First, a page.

The EU Arbitration Convention is a potentially useful mechanism to avoid double taxation within the EU. It is also a helpful argument in the course of negotiations with the tax auditors. The Federal Central Tax Office as competent authority has issued administrative regulations offering guidance on both the MAP and the procedure under the EU Arbitration Convention, and which clarify existing practices and the approach of the Federal Central Tax Office in these matters.

After Brexit, the EU Arbitration Convention will continue to apply with regard to the United Kingdom, even if the United Kingdom were to withdraw from the EU without a withdrawal agreement ('hard Brexit'). The EU Arbitration Convention is a contract subject to international law and therefore independent of both European law and the United Kingdom's status as a Member State of the EU.

If the transfer pricing adjustment leading to double taxation has been initiated by the Federal Central Tax Office, for example, as a result of a transfer pricing audit, the taxpayer may also file a protective action with the local tax court. Usually, legal proceedings can be suspended until after the conclusion of the MAP.

Germany has implemented the EU Tax Dispute Resolution Directive into domestic law. The mandatory dispute resolution rules apply to any double taxation of profits arising as of 1 January 2018. The new dispute resolution mechanisms are based on the EU Arbitration Convention and extend its scope beyond transfer pricing disputes. The directive is of particular interest in cases where it is in dispute whether local activities from a permanent establishment are for the benefit of the non-resident entity.

Germany is in the process of implementing the OECD Multilateral Instrument, and draft implementation Acts have recently been published. This is set to modify tax treaties with a select number of countries, such as France, Italy, Spain and the Netherlands, but not with the US or the UK.

iii Consequential impact for other taxes

In practice, transfer price adjustments generally neither affect value added tax nor import and customs duties. At the same time, it has become more common for customs auditors to refer to transfer pricing documentation in their investigation.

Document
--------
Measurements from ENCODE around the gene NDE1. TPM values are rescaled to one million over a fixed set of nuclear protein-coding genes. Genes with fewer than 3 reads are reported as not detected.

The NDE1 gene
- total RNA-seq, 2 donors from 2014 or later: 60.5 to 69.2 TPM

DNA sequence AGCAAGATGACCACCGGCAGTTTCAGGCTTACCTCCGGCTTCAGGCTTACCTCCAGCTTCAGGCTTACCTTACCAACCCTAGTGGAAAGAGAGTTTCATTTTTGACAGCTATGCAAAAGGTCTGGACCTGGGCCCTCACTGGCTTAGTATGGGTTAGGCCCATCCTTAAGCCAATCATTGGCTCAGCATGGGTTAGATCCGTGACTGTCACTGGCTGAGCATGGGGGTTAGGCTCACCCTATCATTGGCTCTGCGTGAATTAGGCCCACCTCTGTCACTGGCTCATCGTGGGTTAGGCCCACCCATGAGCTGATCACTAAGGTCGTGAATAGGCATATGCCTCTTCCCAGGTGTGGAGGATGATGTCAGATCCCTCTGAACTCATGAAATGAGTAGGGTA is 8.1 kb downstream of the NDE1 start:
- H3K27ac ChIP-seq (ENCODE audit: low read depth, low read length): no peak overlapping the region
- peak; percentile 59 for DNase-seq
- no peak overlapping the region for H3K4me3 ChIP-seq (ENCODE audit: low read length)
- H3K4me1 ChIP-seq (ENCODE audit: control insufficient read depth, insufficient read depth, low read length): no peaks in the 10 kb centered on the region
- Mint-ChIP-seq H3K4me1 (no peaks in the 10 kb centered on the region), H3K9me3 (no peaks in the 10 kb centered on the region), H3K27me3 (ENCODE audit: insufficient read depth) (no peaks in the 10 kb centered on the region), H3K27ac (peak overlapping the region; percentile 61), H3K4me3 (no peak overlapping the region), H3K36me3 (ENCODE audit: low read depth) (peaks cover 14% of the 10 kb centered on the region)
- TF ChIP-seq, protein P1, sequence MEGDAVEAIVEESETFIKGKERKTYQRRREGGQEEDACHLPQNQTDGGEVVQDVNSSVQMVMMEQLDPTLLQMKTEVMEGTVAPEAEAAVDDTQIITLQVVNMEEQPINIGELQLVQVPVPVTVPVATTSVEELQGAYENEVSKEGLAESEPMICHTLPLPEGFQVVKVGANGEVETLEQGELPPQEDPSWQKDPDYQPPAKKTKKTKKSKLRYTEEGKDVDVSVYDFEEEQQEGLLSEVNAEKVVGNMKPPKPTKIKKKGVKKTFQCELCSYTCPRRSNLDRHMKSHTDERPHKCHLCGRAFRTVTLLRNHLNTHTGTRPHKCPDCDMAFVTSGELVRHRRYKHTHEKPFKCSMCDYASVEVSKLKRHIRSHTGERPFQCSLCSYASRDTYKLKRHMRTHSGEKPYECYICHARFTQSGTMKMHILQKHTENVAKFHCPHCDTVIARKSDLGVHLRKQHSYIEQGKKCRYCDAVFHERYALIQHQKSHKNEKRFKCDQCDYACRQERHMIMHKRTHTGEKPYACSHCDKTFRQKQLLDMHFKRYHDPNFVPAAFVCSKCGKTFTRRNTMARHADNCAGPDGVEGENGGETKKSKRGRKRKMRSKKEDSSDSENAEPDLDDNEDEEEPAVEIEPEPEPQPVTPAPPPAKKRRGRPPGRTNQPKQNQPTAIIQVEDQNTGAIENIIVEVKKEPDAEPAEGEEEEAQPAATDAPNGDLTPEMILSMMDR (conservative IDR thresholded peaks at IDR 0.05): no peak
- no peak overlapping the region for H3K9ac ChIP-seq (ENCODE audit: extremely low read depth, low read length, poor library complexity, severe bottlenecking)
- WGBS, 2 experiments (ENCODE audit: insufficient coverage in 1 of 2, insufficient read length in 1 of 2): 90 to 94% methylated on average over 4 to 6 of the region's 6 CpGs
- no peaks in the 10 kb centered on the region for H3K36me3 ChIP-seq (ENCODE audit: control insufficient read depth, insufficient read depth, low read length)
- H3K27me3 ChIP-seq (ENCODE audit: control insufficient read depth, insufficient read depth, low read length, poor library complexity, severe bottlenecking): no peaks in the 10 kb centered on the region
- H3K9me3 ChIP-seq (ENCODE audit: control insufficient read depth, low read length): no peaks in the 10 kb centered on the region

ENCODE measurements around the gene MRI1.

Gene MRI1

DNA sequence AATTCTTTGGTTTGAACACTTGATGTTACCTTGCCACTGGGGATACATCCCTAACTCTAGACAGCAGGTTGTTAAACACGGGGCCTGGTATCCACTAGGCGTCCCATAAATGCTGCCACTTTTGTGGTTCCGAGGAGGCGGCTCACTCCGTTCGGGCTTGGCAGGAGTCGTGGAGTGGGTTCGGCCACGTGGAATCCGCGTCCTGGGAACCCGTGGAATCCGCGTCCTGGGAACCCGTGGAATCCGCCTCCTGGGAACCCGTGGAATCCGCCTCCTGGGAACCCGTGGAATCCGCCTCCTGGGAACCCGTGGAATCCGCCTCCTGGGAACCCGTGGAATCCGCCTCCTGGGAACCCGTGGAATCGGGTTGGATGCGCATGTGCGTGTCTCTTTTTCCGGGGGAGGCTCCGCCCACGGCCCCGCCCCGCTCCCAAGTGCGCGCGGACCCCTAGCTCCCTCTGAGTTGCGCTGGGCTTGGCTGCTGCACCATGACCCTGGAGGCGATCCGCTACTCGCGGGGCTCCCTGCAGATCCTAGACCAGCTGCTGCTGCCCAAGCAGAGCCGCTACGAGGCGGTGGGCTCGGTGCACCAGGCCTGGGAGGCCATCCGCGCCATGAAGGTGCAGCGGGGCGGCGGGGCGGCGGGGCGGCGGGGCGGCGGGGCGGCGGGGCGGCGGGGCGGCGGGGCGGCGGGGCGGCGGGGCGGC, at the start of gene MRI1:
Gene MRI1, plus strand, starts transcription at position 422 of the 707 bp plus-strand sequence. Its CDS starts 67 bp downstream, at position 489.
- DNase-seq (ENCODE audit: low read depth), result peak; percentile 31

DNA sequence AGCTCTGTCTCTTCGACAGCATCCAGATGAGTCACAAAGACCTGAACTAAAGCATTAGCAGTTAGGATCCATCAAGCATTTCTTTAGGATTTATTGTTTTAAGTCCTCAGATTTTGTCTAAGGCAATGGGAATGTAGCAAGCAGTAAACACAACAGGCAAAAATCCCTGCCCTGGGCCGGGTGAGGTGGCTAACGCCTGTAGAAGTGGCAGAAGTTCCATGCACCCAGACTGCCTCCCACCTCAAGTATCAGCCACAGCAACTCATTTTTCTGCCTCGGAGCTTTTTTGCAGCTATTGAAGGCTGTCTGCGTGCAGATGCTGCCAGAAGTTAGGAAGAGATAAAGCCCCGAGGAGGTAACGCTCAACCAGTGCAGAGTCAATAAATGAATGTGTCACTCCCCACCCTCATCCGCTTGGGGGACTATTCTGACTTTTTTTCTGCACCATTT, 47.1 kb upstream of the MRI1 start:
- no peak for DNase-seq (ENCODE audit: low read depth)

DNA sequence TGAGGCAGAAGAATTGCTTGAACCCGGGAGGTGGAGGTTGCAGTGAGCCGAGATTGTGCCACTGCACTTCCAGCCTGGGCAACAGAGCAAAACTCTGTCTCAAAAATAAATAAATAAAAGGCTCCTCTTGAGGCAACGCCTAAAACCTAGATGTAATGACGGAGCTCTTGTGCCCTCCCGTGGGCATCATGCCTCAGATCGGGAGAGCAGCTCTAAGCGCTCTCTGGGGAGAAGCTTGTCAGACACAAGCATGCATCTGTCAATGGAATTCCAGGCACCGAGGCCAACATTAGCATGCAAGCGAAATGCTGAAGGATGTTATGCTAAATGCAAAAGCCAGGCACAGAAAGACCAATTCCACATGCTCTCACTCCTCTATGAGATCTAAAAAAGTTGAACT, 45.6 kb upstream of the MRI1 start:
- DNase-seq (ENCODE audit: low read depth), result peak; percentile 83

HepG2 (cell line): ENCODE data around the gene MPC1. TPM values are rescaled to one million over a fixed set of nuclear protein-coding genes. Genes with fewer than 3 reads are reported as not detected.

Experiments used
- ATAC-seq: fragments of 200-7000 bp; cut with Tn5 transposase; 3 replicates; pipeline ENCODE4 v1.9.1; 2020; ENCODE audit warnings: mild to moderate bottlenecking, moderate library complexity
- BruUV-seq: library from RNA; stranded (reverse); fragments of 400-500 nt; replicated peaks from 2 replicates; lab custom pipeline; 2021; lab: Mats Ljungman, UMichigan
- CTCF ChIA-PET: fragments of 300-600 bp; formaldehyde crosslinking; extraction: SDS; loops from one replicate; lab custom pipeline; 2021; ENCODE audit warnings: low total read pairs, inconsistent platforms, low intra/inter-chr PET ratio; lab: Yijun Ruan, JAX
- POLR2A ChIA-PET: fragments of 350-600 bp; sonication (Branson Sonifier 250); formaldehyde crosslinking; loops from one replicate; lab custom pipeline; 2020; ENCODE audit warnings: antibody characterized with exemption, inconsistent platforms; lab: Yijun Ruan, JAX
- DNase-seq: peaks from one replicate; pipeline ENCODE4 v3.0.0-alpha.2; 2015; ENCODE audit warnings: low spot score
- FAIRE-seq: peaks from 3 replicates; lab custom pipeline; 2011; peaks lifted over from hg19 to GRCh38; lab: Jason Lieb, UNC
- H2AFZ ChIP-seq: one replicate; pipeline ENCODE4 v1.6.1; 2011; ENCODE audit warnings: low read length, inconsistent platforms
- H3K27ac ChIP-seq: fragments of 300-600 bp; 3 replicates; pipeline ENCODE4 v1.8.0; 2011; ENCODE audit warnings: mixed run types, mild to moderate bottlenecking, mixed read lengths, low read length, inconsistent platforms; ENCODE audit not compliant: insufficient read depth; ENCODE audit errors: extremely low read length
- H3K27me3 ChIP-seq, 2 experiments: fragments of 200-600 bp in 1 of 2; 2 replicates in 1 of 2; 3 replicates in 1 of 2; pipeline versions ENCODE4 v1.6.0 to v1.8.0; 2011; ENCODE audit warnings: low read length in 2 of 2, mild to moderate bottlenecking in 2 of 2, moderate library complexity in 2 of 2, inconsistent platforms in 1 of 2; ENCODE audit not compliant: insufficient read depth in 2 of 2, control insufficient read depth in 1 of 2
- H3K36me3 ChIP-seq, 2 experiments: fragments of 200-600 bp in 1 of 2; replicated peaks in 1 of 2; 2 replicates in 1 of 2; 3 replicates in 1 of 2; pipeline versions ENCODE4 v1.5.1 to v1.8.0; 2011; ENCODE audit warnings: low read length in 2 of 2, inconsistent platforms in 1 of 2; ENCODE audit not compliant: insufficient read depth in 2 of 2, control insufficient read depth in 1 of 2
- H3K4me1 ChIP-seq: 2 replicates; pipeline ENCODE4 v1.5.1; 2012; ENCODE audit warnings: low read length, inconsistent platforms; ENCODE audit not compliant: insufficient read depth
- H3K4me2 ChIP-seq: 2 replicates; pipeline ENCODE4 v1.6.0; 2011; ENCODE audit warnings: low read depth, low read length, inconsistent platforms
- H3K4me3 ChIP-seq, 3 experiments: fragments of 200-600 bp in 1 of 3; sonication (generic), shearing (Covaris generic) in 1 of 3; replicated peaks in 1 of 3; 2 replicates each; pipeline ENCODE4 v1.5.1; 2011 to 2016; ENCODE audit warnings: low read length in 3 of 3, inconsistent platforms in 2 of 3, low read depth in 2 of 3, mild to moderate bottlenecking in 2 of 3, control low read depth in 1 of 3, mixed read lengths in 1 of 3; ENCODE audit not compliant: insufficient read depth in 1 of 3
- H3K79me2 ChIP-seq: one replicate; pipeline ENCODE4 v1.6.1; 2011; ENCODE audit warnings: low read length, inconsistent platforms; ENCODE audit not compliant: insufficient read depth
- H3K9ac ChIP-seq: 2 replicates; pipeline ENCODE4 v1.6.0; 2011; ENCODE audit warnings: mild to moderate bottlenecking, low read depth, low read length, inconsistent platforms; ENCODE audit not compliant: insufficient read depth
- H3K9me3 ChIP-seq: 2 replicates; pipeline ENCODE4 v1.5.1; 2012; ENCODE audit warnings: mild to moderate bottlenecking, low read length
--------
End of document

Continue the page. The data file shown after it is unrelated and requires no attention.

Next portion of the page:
Outlook and conclusions

German tax and transfer pricing law has been complex and rich in detail for some time. Current and future measures of anti-tax avoidance will create further complexities and uncertainties in interpretation. Aggressive audit scrutiny and proposed adjustments of transfer prices will likely continue to rise. Factual representations in audit may meet with considerable scepticism. Strong factual documentation as well as precautionary monitoring of compliance with transfer price policies are cornerstones of audit defence. In view of the growing intensity and size of transfer price disputes, knowledge of their procedural specifics becomes vital for successful defence. Tax controversies and tax litigation concerning transfer pricing are becoming more frequent and often involve amounts of more than €100 million in adjustments. Transfer price planning continues to be possible but requires a greater degree of interaction between the in-house tax function and other business functions, and a higher level of preparatory analysis.

From a legislative point of view, German transfer pricing regulations are constantly evolving. German legislators generally tend to follow OECD recommendations; however, there are exceptions to the rule. Regarding the OECD's agenda on taxation of digital business models, Germany has great sympathy for the so-called Global Anti-Base Erosion (GloBE, or Pillar Two) proposal, which aims at introducing a global minimum taxation. This position may be incentivised by the fact that German CFC legislation is suspected to be in conflict with EU regulations. Yet, Germany is also likely to adopt the proposals made by the OECD under their so-called Pillar One approach, if international consent is found. The German government is concerned about excessive taxation of export-oriented German MNEs, but does not want to stand in the way of a consensus on Pillar One.



1 Stephan Schnorberger is a partner and Rabea Lingier is an associate at Baker McKenzie.

2 Section 1(2) FTA.

3 Section 90 General Tax Code, complemented by Gewinnabgrenzungsaufzeichnungsverordnung (GAufzV).

4 Verwaltungsgrundsätze-Verfahren.

5 Section 138a(4) GTA.

6 Section 138a(1) GTA – 'resident group holding company'.

7 Section 138a(3) GTA) – 'appointed resident group entity'.

8 Section 138a(4) GTA – 'included resident group entity'.

9 Section 138a(5) GTA.

10 Lower Tax Court of Münster, 14 February 2014, 4 K 1053/11 E.

11 Tax audit regulations – Betriebsprüfungsordnung (BpO).

12 Council Directive 2011/16/EU of 15 February 2011 on administrative cooperation in the field of taxation.

13 EU-Amtshilfegesetz.

14 I R 12/99.

15 6 K 578/06.

16 4 K 1053/11 E.

17 I R 22/14.

18 I R 103/00.

19 I R 87/02.

20 I R 22/04.

21 X B 37/11.

22 I R 75/11, I R 23/13 and I R 29/14 respectively.

23 I R 45/11.

24 13 K 4037/13 K F.

25 2 V 2498/16.

26 13 K 2302/14.

27 IV B 5 – S 1341/11/10004-09 dated 6 December 2018.

28 I R 77/16.

29 XI B 123/17.

30 Realakt.

31 I R 73/16, I R 51/17 and I R 81/17.